House Conventions

My news feed recently served up this blog post entitled Run Your Own Damn Convention! I’m actually really glad to see some evidence that I’m not the only lunatic doing this. For 12 years now I’ve been running something called HelgaCon, a little gathering of around 24 friends for a weekend of gaming, whose name is a ridiculous inside joke that only a few of us still recognize. You can find reports from attendees Delta and BJ on their respective blogs. And yes, that picture above is the original group who started down this trail with me, and most of whom still attend 12 years later.

I get an inordinate amount of praise from everyone for running this thing. Perhaps they think I am being demure when I say I do it entirely for selfish reasons and it’s really not that much work, but both are completely true. One thing you’ll hear from larger convention organizers is that they don’t really get to enjoy their own convention. Not so for a small house convention like this. Sure, I can’t be everywhere at once so I naturally miss some games, but I play as many as anyone else. And yes I do have to do some up front leg work every year, but it’s mostly just sending out email reminders as after 12 years the process is pretty well established and self-executing. I have a lot of help from some wonderful volunteers so the actual work per person is pretty minimal.

Also, I have a secret weapon — some software I wrote to do all the logistics around scheduling games. The first year I ran this we lost the entire first night to figuring out what to play and when. I decided the following year that this was unacceptable and started working on a process to do all the game planning up front so we could get to playing right away. Bit by bit I’ve been automating that process with software, and today the whole thing is now run through a website I created.

I’ve already written about the fancy AI algorithm that does the heavy lifting, but I’ve also built a fair amount of scaffolding around this to create a site where GMs submit their games, players pick what they want to play, and the whole thing runs pretty darn smoothly with just a couple button clicks. The last big feature I’d like to add is the collection of money. I’m not out to make a profit, but the whole thing is really only possible by distributing the cost amongst the attendees. I charge $100 per person, and that covers not only the cost of the house we rent, but also all the food for the entire weekend. When you think about it, $100 for all inclusive weekend away is actually an incredible deal.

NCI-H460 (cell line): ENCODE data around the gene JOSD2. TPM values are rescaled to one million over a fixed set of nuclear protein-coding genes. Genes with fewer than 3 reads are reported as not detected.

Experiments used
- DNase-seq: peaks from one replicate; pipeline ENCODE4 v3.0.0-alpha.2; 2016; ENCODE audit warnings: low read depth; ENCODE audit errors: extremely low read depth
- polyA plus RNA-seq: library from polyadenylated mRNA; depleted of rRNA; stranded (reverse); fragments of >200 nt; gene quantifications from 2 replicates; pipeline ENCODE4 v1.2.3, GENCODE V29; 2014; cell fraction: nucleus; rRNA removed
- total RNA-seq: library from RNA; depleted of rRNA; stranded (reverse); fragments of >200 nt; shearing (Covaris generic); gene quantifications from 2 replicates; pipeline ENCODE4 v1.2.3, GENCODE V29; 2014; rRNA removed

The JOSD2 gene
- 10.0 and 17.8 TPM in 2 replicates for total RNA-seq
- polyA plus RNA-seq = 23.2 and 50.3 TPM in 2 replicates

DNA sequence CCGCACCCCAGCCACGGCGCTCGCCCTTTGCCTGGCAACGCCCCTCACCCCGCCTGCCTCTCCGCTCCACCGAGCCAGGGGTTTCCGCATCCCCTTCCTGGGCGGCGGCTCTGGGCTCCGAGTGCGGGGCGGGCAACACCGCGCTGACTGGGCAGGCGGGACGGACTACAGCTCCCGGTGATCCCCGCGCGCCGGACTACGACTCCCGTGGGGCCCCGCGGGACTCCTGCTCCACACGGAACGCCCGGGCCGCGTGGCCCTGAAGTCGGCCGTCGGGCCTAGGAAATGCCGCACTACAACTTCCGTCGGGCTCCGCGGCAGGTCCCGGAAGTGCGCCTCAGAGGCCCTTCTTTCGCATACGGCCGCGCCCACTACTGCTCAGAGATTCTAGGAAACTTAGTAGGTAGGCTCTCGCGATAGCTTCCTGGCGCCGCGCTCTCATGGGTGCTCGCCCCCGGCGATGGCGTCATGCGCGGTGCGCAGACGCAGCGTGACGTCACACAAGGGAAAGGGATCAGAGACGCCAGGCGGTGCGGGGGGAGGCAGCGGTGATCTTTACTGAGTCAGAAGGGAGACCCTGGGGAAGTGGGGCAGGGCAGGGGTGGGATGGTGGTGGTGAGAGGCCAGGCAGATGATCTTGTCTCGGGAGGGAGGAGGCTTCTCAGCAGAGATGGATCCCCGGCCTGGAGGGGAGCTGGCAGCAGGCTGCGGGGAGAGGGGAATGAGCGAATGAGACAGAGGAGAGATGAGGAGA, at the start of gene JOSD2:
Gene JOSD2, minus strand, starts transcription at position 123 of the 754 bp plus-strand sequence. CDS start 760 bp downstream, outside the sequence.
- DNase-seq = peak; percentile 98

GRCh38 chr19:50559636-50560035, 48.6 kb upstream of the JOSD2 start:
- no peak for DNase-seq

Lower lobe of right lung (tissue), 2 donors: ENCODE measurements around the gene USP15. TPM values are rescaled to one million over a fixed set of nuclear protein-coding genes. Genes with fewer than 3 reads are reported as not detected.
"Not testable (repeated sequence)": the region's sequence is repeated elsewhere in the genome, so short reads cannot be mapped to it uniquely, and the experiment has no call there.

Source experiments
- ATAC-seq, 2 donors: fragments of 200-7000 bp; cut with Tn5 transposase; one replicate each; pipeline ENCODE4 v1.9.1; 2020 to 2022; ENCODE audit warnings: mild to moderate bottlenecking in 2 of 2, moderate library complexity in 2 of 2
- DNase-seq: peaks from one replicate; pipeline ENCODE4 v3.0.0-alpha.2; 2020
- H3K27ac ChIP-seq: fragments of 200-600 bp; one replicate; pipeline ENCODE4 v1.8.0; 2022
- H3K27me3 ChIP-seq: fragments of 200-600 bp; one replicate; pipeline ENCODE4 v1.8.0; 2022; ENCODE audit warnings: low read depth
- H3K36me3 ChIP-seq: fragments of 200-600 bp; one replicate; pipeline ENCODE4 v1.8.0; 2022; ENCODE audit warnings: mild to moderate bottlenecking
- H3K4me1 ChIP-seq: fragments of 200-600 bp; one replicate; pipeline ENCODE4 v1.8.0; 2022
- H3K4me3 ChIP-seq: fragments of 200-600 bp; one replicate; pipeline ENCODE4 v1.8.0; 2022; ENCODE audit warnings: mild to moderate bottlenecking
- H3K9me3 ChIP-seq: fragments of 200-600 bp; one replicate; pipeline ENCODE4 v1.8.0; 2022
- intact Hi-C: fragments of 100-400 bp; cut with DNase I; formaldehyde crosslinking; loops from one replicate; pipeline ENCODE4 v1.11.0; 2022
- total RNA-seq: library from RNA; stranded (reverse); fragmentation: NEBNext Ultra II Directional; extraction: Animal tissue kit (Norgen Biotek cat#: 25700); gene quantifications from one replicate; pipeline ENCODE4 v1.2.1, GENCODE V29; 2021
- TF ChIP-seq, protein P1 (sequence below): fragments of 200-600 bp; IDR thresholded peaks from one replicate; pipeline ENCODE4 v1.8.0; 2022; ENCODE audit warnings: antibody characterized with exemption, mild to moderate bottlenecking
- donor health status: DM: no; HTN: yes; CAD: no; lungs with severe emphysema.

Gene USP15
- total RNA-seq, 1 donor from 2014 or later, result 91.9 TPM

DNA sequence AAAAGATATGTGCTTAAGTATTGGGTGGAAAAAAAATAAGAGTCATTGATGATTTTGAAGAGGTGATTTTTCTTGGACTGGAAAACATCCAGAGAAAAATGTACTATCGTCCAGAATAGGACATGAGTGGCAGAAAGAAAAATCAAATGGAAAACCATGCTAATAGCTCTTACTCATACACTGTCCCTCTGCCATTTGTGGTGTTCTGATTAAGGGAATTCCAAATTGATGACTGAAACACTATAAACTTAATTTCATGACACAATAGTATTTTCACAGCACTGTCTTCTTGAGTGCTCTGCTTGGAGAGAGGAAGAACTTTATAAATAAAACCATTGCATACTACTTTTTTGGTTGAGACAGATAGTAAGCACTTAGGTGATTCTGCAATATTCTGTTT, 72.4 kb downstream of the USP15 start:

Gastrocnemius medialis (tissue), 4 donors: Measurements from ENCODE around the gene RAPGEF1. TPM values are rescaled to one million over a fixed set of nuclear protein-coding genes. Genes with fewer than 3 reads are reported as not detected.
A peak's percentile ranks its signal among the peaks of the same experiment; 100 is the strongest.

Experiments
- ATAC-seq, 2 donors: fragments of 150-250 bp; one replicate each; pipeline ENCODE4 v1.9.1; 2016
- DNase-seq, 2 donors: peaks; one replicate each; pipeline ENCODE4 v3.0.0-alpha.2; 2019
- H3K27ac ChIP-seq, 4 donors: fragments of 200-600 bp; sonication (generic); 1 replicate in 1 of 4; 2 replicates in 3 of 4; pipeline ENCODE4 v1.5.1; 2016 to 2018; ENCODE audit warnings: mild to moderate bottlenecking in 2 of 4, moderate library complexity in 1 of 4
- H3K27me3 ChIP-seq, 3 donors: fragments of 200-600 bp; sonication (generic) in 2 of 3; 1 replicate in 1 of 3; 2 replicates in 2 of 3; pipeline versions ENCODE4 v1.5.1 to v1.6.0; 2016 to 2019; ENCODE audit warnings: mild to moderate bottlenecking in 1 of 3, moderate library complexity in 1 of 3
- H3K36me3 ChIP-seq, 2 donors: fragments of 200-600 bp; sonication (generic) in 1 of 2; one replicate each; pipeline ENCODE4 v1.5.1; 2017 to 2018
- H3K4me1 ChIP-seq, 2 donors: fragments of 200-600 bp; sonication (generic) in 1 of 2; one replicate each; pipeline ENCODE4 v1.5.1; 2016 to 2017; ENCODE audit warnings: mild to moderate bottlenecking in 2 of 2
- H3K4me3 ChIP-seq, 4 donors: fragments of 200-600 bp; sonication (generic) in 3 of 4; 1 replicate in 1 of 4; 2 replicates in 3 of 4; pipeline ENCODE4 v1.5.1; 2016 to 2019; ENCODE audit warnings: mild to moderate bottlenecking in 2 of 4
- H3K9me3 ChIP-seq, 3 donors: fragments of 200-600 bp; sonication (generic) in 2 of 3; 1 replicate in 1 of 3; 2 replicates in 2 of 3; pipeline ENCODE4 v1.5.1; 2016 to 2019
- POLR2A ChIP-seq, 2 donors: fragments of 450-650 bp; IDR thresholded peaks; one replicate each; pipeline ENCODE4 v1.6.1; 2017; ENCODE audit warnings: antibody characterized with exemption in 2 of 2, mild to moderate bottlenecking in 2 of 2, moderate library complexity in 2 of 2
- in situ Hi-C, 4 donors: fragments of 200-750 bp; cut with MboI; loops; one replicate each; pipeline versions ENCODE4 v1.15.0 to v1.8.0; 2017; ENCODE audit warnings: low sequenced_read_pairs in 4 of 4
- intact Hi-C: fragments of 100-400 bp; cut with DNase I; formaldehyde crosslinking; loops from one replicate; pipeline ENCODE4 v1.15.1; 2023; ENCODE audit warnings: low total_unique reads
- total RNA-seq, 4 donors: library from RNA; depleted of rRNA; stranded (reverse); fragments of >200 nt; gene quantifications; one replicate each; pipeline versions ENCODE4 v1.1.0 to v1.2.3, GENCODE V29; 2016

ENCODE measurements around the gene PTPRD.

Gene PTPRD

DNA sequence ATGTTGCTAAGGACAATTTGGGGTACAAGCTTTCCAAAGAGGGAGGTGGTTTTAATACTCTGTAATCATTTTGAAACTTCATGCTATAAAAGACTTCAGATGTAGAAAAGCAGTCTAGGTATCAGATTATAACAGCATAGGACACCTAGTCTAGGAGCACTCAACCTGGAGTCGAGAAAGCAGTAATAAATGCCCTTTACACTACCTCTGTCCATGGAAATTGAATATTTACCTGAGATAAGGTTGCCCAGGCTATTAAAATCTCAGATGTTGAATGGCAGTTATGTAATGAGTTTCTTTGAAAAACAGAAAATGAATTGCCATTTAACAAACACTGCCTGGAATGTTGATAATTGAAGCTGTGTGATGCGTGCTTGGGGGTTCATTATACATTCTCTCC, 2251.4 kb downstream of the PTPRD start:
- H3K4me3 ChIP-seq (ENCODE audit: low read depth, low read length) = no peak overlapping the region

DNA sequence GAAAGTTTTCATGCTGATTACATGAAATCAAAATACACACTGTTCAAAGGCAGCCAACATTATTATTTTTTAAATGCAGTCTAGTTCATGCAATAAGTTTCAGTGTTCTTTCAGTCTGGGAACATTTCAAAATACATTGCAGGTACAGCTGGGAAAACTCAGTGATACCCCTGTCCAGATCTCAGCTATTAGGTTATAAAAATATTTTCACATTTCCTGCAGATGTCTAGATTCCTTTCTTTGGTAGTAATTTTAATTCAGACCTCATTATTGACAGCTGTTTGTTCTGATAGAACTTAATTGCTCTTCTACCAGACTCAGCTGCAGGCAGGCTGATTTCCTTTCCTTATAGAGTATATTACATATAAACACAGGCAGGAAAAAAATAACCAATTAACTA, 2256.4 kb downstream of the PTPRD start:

So why am I bringing all this up? Because as Jarad posted, I wanted to encourage you to do it too, and I’m here to offer some help. As a side project I’ve been working on transforming the software I wrote into something usable by more people than just me. It’s still missing some important features, and probably still has some rough edges as it’s had just the one user for a while now, so I’d consider it in early beta mode. But it is now at that point where what I really need is a couple brave early adopters to try and use it and help me find the remaining weak points.

I’m not posting a URL publicly quite yet, as I’m not ready for a ton of users, but if you currently run or would like to run a house convention, and would be willing to be an early beta tester of this software, please drop me a line. I will work with you to show you how to use it, and help you troubleshoot any problems that arise along the way. Hopefully a handful of early users will help me shake out any remaining issues and then I’ll be ready to share the site with the world.

7 thoughts on “House Conventions

  1. Hey, I help run a micro game con yearly as well. Once it grew to more than about 10 folks, we have been trying to find a good way to organize who wants to play what – with varying amounts of success. I’d love to check out your software. Thanks!

    1. Awesome, thanks Matt. I’m hoping to put together some info to send to potential beta users this weekend. I’ll be in touch!

  2. Thanks for sharing our Jarad and my blog. It is nice to think that other people are running their own games days outside the corporate sphere.

  3. Very neat!
    Obviously, I’m very pleased to hear about HelgaCon, and I’d love to learn more about this software. Thanks for the shout-out as well!

    1. Hey Jarad, if you want to check out the software you can easily sign up for an account on, but it won’t look like much unless you create or are invited to a convention. Once you have an account ping me here or on twitter/facebook (@paulsgameblog), and I’ll grant you beta access so you can do that.

      You can also watch this video I recorded for a complete tour of the site:

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